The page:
While all KPIs measure the progress or relative success of a business or campaign, many metrics are more focused on long-term outcomes. Operational performance metrics look at organizational processes in the shorter term — sometimes weeks, days, or even hours.
Why Use Operational Performance Metrics?
Guessing is fine when you’re trying to figure out what’s in your Christmas stocking or speculating whether you’ll need an umbrella today, but running a business requires more than conjecture and hope. Using business metrics or key performance metrics (KPI) to track important data helps inform your decisions so you can build and tweak your game plan to accommodate both wins and losses as they happen.
Operational performance metrics are designed to be looked at daily, if not more often. You’ll establish a baseline, then follow up regular to monitor changes, calculate differences and decided whether it’s time to make adjustments. The frequency of these checks and what happens next should be something that’s written in stone. In other words, still no guessing! Keep to a schedule and follow your operational blueprint to make these metrics work for you.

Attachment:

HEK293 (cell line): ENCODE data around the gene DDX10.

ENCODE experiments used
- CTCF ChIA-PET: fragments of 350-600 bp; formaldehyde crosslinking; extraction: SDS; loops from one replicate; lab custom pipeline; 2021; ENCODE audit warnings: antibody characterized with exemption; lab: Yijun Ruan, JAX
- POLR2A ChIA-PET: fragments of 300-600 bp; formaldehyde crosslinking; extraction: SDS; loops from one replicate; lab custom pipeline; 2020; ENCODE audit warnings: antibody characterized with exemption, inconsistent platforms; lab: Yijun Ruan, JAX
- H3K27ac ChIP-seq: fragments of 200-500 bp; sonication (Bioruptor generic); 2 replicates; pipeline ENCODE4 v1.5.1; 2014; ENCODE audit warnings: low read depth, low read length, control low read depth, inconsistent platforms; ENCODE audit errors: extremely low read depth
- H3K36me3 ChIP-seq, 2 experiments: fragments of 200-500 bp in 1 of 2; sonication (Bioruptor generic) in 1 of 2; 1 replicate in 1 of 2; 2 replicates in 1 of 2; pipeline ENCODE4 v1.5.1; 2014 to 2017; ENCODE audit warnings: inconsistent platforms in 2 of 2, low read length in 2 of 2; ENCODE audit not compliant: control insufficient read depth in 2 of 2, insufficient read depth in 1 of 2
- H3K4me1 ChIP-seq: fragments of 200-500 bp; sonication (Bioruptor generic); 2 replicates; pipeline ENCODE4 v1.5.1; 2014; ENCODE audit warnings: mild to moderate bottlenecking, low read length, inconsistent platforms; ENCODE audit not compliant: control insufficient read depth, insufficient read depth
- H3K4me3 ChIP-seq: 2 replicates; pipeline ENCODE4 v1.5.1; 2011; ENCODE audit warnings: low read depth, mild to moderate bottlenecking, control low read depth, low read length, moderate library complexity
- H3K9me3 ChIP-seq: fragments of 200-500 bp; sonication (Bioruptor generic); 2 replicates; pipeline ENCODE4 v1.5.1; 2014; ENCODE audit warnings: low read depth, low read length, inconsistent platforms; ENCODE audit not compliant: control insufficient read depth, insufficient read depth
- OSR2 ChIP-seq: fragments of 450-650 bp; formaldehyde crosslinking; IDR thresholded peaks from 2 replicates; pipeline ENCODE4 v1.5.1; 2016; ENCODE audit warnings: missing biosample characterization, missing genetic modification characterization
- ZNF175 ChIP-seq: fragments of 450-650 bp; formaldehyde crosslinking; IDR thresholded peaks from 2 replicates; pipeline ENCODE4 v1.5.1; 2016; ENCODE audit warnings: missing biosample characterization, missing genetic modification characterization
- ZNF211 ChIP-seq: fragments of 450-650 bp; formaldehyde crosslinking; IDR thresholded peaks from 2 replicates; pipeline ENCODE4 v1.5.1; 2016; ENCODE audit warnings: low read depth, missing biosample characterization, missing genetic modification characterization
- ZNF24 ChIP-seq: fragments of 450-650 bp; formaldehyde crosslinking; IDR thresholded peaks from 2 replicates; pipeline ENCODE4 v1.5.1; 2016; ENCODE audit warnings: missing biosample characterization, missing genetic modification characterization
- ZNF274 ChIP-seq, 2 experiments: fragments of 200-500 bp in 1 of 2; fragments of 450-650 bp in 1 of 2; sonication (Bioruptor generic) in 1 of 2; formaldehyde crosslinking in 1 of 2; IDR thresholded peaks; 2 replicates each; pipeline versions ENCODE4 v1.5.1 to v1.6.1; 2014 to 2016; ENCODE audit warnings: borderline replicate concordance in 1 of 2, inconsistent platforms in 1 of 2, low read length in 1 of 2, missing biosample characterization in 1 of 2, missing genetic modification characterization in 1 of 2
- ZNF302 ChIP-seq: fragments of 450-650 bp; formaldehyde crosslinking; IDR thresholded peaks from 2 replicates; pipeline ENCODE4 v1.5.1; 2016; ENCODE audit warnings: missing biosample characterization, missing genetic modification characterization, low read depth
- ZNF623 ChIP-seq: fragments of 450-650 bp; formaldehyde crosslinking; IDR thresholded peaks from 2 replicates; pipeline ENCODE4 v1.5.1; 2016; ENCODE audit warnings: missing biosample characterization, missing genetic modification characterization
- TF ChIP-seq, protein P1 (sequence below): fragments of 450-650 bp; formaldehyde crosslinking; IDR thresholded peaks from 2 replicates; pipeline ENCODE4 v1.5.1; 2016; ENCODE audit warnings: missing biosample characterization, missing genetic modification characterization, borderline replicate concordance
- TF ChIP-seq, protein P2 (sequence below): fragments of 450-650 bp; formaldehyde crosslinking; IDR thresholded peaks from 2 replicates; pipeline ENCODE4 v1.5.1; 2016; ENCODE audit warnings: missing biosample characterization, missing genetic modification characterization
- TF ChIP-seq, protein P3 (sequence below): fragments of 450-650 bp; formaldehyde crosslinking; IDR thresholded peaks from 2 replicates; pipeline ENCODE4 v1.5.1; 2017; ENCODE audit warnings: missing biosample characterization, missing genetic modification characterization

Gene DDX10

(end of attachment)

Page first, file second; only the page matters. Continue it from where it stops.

Operational Performance Metrics in Marketing
Running a marketing campaign, especially those that are entirely online, is exciting because you can see results almost immediately. These operational metrics help you see how a Facebook ad or banner is doing so you can choose design A or design B or scrap a low-performing campaign altogether.
- Cost-per-click (CPC): How much it costs you to get each customer click on a paid search ad or other piece of online collateral
- Cost-per-acquisition (CPA): How much it costs to attract a new customer —high CPA may indicate your marketing campaign is inefficient, perhaps due to targeting the wrong people
Financial Operational Performance Metrics
These metrics can be used by any business to assess financial health.
- Gross profit margin: Usually represented by a ratio, this metric shows how much revenue is left once you’ve subtracted your cost of goods sold — a high GPM indicates a profitable product or service while a low GPM suggests the opposite
- Net profit margin: Another ratio, this time measuring how much revenue remains after subtracting all business costs including not only cost of goods sold but also operating expenses, taxes, interest, etc.
Examples of Operational Performance Metrics in Sales
The sales industry thrives on data. Everything from product launches to improving the length of a sales cycle relies on understanding and acting upon the facts and figures gleaned during market research and campaign analysis.
- Lead conversion rate: This data point measures the number of leads (typically in percentage form) that turn into actual sales opportunities. A high LCR could indicate that a salesperson is making the most of their leads or that they’re getting leads that are appropriately targeted and primed for conversion.
- First response time: FRT is the amount of time it takes a sales rep to follow up with their inbound leads. Too much time can destroy a deal before it starts.
For more insight into the fascinating world of KPI, read up on key business performance metrics and brainstorm how you can use data to fuel your business growth.